“Hi, I’m a Magician!” – A Social Experiment
“Hi, I’m a Magician.” I said this last night more than I have in a long time. It was part of a social experiment.
Ever since I was young, I’ve had an issue with saying “I’m a Magician.” When I was young and first studying magic, it was difficult to determine at what point I WAS a Magician. After I had mastered one trick? Three tricks? One show? One year of performing? Later, the issue became whether or not I wanted OTHER people to call me a Magician. I always thought being a Magician made me look nerdy, and I wasn’t okay with that. So I did what many other Magicians did. I used other terms. At first, it was “I’m an Illusionist.” Then I realized how ridiculously pretentious that is unless you’re doing large-scale illusions (in magic jargon, the terms “illusion” and “illusionist” are generally reserved for large-scale tricks involving people, large stage props, big animals, cars, etc.). Then I was a “Magical Entertainer” because that’s what my boss at the time told me to tell people.
As my act developed into a comedy act, I would learn to tell people I was a “Comedy Magician,” but no one knew exactly what that was. So I started saying “Comic and Magician” or “Comedian and Magician” which is easier for people to understand. There are common social situations in which people commonly ask what you do. One of them is when you’re getting your haircut. This has been a time for me to play with different ways of explaining what I do and giving my little elevator speech. Sometimes I’ll simply say “I’m a comedian” because that way I know they won’t ask to see a trick. Another fear is if I say “I’m a Magician,” the next words out of their mouths are “Aww, my 6 year old daughter would LOVE that!”
Last night I attended a Speed Networking event for the local Chamber of Commerce. For those of you who don’t know what that is, Speed Networking works the same way as Speed Dating. There are several small tables set up and you rotate every three minutes to meet someone new and briefly explain who you are and what you do, exchange business cards, then it’s off to the next table. Just enough time to tell someone what I do – not enough time to do a trick. It was the perfect opportunity to try an experiment. I wanted to tell every table there very plainly and very openly nothing but the words “I am a Magician” and see how they react.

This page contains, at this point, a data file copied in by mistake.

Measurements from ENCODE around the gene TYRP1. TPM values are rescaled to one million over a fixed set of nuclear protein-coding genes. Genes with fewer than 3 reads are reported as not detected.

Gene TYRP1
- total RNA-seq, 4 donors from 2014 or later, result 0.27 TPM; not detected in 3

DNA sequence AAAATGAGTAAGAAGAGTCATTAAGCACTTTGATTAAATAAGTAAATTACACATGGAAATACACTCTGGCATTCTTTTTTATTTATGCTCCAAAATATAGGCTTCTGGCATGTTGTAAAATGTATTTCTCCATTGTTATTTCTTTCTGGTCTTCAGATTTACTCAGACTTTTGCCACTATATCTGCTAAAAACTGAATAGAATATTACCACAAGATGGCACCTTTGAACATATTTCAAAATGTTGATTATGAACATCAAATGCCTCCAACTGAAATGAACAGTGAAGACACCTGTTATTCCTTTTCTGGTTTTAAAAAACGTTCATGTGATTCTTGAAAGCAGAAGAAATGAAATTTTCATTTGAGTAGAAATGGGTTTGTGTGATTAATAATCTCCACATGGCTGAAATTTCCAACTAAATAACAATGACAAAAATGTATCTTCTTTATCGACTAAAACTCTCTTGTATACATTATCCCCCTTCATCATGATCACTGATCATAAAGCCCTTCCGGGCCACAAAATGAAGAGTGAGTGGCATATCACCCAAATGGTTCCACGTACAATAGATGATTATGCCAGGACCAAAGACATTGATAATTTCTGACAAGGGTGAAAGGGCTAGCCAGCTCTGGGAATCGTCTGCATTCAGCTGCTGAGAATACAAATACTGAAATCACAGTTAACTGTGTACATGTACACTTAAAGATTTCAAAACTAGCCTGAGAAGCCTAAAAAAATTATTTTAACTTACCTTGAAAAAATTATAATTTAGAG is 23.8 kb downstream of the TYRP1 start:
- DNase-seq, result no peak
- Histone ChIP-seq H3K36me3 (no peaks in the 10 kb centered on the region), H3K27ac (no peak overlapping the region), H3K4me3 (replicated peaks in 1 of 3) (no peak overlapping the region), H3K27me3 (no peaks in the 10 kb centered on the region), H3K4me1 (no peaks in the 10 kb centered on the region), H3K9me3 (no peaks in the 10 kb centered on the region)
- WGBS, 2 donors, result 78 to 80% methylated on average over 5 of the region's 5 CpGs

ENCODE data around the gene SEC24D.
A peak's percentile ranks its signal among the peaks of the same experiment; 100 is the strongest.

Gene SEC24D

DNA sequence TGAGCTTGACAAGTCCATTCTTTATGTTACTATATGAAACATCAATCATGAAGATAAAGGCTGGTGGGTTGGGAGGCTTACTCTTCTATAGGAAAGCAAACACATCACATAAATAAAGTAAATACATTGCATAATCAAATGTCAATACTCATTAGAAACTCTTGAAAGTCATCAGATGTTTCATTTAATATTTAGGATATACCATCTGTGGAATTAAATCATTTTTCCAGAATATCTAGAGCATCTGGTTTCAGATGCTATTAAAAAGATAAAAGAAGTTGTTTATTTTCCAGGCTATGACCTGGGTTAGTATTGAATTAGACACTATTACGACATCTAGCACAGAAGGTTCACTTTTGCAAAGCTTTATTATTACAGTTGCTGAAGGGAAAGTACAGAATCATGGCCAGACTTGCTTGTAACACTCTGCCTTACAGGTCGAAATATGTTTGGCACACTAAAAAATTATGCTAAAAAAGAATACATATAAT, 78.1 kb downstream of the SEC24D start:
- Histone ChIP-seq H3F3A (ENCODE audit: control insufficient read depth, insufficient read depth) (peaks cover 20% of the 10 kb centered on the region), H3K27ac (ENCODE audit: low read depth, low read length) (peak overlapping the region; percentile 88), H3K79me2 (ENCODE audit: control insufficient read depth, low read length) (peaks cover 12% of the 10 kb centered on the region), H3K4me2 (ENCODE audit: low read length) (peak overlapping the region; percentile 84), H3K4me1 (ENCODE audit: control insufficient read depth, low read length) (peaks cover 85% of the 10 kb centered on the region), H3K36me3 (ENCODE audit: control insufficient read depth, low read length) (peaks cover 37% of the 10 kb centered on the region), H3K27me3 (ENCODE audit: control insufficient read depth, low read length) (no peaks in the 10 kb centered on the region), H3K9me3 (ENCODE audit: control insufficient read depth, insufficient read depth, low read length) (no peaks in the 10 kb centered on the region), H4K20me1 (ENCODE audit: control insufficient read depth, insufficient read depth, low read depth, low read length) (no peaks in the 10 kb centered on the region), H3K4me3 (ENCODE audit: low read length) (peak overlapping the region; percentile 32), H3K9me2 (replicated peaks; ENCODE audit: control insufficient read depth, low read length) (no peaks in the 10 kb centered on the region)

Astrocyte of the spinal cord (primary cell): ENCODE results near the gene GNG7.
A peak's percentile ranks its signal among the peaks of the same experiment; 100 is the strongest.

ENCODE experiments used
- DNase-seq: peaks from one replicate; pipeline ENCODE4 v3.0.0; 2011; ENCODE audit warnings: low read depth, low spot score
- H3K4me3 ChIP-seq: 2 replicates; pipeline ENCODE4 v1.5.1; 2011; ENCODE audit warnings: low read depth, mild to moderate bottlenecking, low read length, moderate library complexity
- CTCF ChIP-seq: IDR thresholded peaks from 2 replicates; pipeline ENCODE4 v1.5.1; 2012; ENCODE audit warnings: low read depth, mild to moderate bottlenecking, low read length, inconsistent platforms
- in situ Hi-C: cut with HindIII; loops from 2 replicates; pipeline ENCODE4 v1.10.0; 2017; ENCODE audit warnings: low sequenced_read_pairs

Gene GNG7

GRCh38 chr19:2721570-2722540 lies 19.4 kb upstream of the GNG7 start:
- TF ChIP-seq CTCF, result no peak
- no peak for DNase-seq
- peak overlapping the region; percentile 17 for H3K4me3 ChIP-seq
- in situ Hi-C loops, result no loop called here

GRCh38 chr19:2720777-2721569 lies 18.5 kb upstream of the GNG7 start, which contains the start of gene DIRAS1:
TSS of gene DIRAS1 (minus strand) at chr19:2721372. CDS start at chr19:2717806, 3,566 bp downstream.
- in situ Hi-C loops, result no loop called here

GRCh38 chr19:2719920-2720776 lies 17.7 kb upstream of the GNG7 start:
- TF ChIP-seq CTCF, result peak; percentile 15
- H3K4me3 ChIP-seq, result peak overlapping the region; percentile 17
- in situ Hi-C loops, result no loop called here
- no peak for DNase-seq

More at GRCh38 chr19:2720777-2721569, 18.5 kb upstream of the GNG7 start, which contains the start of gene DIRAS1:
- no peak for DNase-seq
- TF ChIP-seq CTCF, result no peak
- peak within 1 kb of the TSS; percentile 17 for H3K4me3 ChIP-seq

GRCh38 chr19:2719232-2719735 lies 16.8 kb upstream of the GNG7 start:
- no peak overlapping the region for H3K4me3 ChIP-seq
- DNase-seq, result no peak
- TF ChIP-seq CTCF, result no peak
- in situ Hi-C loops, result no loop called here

It may not seem like a big deal, but it actually was for me. It’s been a really long time since I’ve simply introduced myself as a Magician without adding some sort of other word to help distinguish me from what my insecurities told me was already going on in his or her head. In my head, they’re asking questions like “when are you going to grow up and get a real job?” “you can make a living out of that?” or “Aww, my 6 year old daughter would LOVE that!” So I added things like “I am a Magician for adults,” or “I am a Magician who makes fun of magic while also doing magic.” These are fairly accurate descriptions and they set me apart from the other Magicians. But part of what I’ve realized is that most of the people I meet have never met another Magician. And some might not ever meet another Magician. So instead of trying to distinguish myself from the other Magicians with words – why not just tell them “I’m a Magician,” and see where their imagination takes them?
I used the Speed Networking event to do just that. I sat down at the first table and said “Hi, I’m Michael Kent. I’m a Magician.” I said it with bright eyes and it was kind of fun to say. Every set of eyes I said it to lit up. It was a different reaction than “I’m a Magician, but…” or “I’m a Magician who…” It wasn’t confusing. It was straight forward and direct. I am a Magician. I am. That’s what I do. I would let my personality, my appearance and my rapport with them tell the rest of the story. Maybe THEY would go home and say “I met a Magician, but he wasn’t like other Magicians.” I don’t need to tell them that. If I’m a Magician who’s also funny, I would tell them “I’m a Magician” and simply BE funny. Otherwise I’m not telling them the truth. Don’t call yourself an Illusionist if you don’t do Illusions. Don’t call yourself a Mentalist if you read minds for 10 minutes of a 60 minute magic show. I’m a Magician. All of the other things will come out socially and naturally. But the core of what I do – the most marketable aspect of what I do is just that – magic. The experiment was a success. I received so many interesting reactions last night that from now on, I believe I’ll be thinking differently about how I introduce myself to people.
How do mimes do it?